Biden to push Build Back Better Act, focusing on its prescription drug provisions

By Betsy Klein and Tami Luhby, CNN

    (CNN) -- President Joe Biden on Monday will highlight provisions to lower the prices of prescription drugs in the Build Back Better Act as his signature legislation awaits Senate action.

Ahead of the speech, a White House official touted the bill's "historic action to lower the prices of drugs and hold drug companies accountable while deterring future price increases," noting that Americans pay "often two to three times as much" for prescription drugs "as citizens in other developed countries."

Biden, the official added, will meet with two women who suffer from diabetes ahead of his remarks. The bill, if passed, would cap the cost of insulin at $35 per month for Medicare beneficiaries and those with private insurance.


Provisions on prescription drugs


The bill would empower Medicare to negotiate prices of certain costly medications administered in doctors' offices or purchased at the pharmacy. The Health and Human Services secretary would negotiate up to 10 drugs in 2025. The number would rise to up to 20 medications starting in 2028. This controversial provision, which was dropped from the package and then restored after a deal was reached in the Senate, is a far more limited proposal than the one House Democratic leaders have backed in the past.

The legislation would also impose penalties if drug companies increase their prices on many medications faster than inflation. And it would redesign Medicare's Part D drug plans by adding a out-of-pocket spending cap -- set at $2,000 for 2024 -- on medications bought at the pharmacy.

About 10 fewer drugs would be introduced in the US market over the next three decades if the bill were enacted, the Congressional Budget Office projects. About 1,300 drugs are expected to be approved over that time period under current law, the agency said.

The bill also calls for blocking the implementation of a Trump administration regulation that would change the drug industry's rebate system, though it isn't set to go into effect until 2026. The rule effectively would ban drug makers from providing rebates to pharmacy benefit managers and insurers. Instead, drug companies would be encouraged to pass the discounts directly to patients at the pharmacy counter.

Altogether, the prescription drug measures would save around $297 billion, including about $79 billion from allowing Medicare to negotiate drug prices, according to the CBO. Prior House efforts to permit drug price negotiations would have saved far more.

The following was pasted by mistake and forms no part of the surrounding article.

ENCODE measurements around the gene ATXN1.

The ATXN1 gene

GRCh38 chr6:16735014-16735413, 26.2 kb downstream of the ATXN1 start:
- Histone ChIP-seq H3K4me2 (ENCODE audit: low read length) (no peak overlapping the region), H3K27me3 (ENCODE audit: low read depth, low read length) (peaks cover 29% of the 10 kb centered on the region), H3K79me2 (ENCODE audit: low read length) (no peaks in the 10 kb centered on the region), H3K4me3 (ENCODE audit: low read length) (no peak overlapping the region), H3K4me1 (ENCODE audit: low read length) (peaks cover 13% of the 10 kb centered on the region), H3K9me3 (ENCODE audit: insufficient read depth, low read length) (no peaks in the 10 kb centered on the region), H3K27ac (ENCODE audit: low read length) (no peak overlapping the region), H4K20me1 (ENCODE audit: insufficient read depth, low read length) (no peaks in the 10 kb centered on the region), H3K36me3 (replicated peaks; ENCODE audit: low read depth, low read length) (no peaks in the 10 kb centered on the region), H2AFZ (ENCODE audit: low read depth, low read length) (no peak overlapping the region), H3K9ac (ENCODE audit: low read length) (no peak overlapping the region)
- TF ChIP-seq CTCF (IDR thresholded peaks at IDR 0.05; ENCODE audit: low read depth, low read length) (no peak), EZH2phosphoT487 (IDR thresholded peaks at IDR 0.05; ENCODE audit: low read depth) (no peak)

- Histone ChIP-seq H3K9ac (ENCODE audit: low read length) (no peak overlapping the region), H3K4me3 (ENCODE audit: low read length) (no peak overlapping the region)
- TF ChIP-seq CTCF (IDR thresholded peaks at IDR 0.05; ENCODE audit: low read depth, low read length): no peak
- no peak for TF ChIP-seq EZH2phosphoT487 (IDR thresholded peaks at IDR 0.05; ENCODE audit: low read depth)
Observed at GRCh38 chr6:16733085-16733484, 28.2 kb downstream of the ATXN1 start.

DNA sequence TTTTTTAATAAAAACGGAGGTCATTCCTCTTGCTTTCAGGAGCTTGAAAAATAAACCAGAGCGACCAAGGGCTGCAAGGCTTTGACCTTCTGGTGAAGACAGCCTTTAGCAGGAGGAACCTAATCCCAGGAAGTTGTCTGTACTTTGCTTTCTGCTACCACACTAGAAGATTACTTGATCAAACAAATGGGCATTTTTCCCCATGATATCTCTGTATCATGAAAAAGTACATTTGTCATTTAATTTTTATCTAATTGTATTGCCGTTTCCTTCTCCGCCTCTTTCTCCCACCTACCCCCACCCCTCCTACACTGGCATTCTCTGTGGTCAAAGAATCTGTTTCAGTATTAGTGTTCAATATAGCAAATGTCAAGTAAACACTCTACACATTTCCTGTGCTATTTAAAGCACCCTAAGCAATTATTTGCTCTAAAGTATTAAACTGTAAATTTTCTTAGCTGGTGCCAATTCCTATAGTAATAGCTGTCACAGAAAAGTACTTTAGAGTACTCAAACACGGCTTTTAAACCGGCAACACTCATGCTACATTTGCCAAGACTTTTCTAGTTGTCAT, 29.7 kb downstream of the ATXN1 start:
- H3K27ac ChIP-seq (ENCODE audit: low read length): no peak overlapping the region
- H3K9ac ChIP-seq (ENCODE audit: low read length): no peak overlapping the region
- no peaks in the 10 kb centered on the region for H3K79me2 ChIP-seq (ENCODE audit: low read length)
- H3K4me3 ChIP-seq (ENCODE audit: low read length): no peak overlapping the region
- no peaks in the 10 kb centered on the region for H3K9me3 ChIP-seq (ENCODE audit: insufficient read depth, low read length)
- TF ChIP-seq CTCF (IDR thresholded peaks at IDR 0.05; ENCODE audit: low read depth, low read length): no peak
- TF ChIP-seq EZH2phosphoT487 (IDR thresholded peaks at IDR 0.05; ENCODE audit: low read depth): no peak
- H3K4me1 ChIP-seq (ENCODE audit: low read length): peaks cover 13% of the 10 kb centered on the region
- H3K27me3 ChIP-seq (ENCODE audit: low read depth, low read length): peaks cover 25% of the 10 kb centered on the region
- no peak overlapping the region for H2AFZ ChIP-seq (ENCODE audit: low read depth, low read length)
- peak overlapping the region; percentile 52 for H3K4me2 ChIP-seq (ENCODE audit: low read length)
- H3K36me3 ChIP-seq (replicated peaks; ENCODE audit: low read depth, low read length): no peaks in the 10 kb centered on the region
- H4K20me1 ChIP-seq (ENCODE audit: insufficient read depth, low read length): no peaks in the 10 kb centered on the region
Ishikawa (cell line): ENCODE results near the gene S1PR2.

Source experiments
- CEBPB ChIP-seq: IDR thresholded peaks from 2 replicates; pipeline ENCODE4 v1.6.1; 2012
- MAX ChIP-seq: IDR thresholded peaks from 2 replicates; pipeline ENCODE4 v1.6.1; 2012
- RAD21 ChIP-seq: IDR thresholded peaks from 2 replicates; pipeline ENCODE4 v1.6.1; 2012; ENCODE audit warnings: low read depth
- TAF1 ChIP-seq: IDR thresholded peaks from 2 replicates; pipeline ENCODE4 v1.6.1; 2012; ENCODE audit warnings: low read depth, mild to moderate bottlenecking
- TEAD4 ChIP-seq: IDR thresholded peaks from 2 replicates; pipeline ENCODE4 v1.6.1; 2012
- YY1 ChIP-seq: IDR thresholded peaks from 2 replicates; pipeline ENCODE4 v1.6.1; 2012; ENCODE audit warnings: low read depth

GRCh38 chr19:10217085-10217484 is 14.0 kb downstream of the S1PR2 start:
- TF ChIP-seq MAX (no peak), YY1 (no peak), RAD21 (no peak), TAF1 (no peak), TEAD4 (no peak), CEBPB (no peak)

State of play


The Senate is back Monday, with Democratic leadership hoping to pass the bill before the holiday amid continuing reservations from key holdout Sens. Joe Manchin of West Virginia and Kyrsten Sinema of Arizona, both pushing for a series of revisions before a vote. The House passed their version of the $1.9 trillion bill to expand the social safety net last month.

Manchin is seeking to pare back the bill on paid family leave, a methane fee on emissions and a Medicare expansion to cover hearing, plus changes to its tax title provisions -- meaning there need to be major changes to the bill, making it less likely it can pass before Christmas, as Senate Majority Leader Chuck Schumer has pushed.

Sinema, meanwhile, has not committed to voting for the bill but indicated last week in an exclusive interview with CNN that she plans to keep negotiating.

"When you negotiate directly in good faith with your colleagues and don't negotiate publicly, you're actually much more likely to find that agreement and get to an achievement that serves the interests of the people of your community, and that's what I'll continue to do," she said.

Last week as Biden addressed the lower-than-expected November jobs report, he made a continued push for the bill, which he said would ease long-term inflationary pressures and raise revenue, calling it "fiscally responsible."

"Throughout our history, we've emerged from crisis by investing in ourselves. And so we're going to keep at this. We're going to keep making progress for our families and for our nation," he said.

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